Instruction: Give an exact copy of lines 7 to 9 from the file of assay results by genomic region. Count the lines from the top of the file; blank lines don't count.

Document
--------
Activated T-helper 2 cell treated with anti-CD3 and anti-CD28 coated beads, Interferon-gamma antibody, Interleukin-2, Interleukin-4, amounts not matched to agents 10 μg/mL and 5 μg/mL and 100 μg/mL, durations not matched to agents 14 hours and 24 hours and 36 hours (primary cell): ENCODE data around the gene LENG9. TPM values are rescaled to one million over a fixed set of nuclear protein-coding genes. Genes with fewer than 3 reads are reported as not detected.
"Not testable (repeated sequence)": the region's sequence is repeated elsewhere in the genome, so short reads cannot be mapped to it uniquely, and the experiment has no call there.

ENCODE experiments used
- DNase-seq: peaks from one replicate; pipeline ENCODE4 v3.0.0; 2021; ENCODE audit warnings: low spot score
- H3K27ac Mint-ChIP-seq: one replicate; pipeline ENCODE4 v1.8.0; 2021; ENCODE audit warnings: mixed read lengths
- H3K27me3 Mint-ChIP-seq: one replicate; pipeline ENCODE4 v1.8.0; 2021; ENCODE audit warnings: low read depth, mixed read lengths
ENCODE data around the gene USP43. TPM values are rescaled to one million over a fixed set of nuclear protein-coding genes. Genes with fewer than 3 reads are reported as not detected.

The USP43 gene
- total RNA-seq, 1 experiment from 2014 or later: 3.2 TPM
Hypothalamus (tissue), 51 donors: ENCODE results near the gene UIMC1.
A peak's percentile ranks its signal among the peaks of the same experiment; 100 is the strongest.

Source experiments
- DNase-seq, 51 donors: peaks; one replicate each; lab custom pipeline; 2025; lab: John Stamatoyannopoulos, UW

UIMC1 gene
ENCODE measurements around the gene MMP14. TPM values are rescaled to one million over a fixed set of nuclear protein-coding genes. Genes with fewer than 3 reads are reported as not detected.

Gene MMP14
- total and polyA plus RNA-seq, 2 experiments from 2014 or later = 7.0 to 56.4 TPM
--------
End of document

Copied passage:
ENCODE data around the gene USP43. TPM values are rescaled to one million over a fixed set of nuclear protein-coding genes. Genes with fewer than 3 reads are reported as not detected.

The USP43 gene
- total RNA-seq, 1 experiment from 2014 or later: 3.2 TPM